Information contained in this publication is intended for informational purposes only and does not constitute legal advice or opinion, nor is it a substitute for the professional judgment of an attorney.
In IronTiger Logistics, Inc. v. NLRB, the U.S. Court of Appeals for the District of Columbia Circuit affirmed the NLRB’s policy of requiring employers to timely respond to union requests for “presumptively relevant” information (i.e., information relating to bargaining unit employees), but required the Board to explain why specific requests were presumptively relevant. The court also directed the Board to consider an employer’s defenses to union requests for information, including whether the requests were made for improper purposes.
The employer in this case is a shipping company that hauls trucks from manufacturing plants to retail outlets around the country. The employer has four locations and employs about 100 drivers who are represented by the International Association of Machinists.
The employer does not contract with the manufacturers directly. It is one of 16 companies that may be assigned loads by a third party that contracts with the manufacturers to manage the delivery operations. Both the employer and this third-party company are owned by the same person, who also serves as the CEO for both companies.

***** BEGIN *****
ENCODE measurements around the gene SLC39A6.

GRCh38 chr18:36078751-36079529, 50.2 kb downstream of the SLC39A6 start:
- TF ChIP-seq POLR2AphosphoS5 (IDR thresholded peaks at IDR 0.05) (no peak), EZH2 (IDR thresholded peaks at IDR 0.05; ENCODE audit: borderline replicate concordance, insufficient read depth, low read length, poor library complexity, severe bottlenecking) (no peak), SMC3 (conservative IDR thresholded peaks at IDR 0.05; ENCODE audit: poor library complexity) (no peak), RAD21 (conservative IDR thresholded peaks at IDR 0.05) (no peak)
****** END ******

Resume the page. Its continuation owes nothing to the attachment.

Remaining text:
When the third party assigns work to the employer, the jobs appear on a computer “kiosk” at the employer's four locations. The employer and the union have an agreement that any jobs not appearing on these kiosks are not the employer's jobs and will be handled by another company.
The dispute in the case arose in March 2010 when the union asserted that too few loads were coming to the employer. The owner/CEO insisted that all available loads were placed on the kiosk. Unsatisfied with this response, the union filed a formal grievance. It also sent a request for information a month later regarding all loads dispatched to the employer and the third party over the previous six months and other information regarding the dispatching of jobs. The employer responded to the request and identified over 10,000 jobs that had been sent to its kiosk in the previous six months.
On May 11, 2010, the union sent another request to the employer, which included seven questions directed to the third party about its employees and policies. Regarding the 10,000 jobs sent to the employer, the union asked for the following information:
- the name of each driver dispatched for each load;
- the destination and mileage for each load; and
- all documents from customers to support the loads sent to the company's drivers.
Both sides filed refusal to bargain charges, the employer's based on a threat by the union to strike, and the union's based on the employer's purported failure to timely respond to the May 11 request.
The employer responded to the union’s request on September 27, 2010, asserting that the first seven questions directed to the third party had nothing to do with the employer and that the requests that related to the employer were harassing, burdensome, and sought irrelevant information.
The NLRB Proceeding